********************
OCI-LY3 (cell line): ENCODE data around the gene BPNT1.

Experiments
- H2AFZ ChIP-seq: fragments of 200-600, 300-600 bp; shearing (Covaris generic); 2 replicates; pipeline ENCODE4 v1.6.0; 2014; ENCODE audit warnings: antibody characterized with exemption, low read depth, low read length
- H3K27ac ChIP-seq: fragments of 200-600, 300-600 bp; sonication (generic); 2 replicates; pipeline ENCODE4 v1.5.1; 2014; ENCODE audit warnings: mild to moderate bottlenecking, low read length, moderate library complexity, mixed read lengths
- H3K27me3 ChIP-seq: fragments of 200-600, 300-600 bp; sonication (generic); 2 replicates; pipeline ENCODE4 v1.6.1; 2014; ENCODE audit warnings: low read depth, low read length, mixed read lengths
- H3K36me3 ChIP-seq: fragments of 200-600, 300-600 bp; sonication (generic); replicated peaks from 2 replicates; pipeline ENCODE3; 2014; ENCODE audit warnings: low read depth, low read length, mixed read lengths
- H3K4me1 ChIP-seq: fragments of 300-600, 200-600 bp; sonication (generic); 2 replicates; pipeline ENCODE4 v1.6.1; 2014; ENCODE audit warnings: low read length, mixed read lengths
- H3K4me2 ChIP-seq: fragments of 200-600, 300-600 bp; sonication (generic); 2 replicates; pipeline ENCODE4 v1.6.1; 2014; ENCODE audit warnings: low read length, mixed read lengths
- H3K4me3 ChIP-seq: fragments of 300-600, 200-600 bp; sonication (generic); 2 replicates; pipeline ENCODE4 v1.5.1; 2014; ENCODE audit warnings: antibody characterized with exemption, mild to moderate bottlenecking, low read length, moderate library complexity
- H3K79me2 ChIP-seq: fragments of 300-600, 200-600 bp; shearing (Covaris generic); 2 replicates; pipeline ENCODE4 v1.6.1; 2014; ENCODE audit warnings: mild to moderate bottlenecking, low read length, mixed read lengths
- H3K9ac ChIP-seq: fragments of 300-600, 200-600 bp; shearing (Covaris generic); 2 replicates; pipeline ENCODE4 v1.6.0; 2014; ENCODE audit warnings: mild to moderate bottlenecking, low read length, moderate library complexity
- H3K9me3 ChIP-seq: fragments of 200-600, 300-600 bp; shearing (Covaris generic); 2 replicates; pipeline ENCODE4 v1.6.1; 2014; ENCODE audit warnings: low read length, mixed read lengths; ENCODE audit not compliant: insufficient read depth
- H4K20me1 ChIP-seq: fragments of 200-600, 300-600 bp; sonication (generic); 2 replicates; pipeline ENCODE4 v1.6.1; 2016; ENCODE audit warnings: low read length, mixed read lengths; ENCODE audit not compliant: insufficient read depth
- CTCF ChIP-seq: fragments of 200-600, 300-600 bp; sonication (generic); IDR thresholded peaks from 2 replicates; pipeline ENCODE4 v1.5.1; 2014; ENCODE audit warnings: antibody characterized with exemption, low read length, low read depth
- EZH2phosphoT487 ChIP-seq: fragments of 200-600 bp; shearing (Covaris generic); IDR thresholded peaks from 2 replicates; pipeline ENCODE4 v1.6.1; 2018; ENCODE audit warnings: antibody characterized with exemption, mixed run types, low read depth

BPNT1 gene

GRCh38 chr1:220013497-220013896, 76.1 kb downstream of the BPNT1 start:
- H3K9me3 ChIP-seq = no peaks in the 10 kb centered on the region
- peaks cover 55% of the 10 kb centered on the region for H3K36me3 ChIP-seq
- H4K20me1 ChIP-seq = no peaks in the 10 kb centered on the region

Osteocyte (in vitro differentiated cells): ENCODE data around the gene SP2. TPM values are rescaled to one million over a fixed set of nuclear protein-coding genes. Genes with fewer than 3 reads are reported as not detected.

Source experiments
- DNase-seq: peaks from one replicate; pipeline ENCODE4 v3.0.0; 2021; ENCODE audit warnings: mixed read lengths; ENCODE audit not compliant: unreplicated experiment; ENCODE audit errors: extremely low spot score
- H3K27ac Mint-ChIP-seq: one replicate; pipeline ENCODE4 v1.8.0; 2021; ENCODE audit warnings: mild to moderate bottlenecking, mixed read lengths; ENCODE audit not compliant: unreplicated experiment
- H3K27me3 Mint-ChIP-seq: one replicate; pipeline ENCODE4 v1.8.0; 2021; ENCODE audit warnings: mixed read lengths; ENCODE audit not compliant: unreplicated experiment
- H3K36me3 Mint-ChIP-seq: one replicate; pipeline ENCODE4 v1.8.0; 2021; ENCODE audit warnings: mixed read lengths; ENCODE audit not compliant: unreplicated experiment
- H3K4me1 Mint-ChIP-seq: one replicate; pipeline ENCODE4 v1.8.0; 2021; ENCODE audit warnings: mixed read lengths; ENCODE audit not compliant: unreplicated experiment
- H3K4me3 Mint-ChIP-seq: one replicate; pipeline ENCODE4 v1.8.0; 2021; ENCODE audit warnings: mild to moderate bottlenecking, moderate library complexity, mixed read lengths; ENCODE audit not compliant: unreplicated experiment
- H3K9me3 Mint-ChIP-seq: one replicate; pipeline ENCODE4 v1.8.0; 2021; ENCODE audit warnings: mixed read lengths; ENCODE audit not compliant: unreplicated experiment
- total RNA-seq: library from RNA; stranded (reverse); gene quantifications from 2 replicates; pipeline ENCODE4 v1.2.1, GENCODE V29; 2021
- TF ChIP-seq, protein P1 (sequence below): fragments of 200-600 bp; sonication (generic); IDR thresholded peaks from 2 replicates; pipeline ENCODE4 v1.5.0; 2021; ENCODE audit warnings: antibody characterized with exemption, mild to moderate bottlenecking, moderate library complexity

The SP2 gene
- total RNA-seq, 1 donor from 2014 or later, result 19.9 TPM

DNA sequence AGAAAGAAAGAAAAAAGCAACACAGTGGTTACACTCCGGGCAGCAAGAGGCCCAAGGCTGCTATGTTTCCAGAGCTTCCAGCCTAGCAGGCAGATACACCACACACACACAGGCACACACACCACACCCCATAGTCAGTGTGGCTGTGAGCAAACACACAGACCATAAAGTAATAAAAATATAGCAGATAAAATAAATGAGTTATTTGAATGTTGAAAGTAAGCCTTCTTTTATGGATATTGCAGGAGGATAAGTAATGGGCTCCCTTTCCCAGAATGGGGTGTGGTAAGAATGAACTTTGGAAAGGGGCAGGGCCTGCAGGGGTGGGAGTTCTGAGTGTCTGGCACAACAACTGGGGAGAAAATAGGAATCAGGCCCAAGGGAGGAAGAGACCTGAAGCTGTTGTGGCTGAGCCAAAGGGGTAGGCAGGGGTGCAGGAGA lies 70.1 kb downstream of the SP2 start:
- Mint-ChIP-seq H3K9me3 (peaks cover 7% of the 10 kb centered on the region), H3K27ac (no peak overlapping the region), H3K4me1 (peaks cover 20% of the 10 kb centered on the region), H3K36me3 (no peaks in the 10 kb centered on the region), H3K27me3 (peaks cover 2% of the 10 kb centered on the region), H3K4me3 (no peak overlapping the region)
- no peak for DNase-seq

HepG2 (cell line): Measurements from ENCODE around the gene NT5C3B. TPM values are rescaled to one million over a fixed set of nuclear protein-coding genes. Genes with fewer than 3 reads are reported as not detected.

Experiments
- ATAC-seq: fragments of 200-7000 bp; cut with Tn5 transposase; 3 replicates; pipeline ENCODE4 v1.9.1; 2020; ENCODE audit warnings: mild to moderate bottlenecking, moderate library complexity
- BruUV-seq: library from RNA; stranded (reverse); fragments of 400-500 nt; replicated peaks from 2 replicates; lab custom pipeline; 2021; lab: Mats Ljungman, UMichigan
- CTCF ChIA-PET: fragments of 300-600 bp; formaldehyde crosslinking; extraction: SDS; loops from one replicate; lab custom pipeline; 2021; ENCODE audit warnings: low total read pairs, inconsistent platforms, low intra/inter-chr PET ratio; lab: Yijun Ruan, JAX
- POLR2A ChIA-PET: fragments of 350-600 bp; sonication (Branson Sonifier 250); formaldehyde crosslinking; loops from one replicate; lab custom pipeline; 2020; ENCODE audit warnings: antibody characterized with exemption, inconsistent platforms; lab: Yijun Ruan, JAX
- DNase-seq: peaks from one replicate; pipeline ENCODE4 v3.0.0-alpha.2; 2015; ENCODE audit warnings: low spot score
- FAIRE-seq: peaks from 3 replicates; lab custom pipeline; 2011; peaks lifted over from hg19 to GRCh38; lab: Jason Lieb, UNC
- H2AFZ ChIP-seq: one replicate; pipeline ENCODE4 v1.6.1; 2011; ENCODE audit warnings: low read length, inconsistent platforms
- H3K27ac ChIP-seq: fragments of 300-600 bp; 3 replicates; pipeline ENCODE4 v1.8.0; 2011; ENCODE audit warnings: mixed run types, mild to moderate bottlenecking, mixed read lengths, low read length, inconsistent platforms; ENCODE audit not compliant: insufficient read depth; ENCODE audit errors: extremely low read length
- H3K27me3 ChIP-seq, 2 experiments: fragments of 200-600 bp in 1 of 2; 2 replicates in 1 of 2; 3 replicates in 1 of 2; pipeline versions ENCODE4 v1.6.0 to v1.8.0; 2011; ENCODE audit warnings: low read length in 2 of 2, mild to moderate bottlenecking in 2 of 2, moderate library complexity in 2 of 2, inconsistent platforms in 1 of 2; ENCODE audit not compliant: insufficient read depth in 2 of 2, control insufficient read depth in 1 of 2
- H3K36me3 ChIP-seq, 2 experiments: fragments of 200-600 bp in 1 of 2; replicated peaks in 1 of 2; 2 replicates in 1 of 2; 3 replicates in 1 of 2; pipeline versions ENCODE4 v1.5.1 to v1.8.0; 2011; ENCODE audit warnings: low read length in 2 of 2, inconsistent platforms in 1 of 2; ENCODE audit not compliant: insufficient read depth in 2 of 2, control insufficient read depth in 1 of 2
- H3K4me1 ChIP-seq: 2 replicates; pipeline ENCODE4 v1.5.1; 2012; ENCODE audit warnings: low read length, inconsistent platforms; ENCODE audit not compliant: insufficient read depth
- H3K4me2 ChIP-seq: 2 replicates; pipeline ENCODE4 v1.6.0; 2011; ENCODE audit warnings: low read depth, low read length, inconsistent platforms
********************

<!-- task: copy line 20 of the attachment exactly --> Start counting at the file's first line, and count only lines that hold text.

- H4K20me1 ChIP-seq = no peaks in the 10 kb centered on the region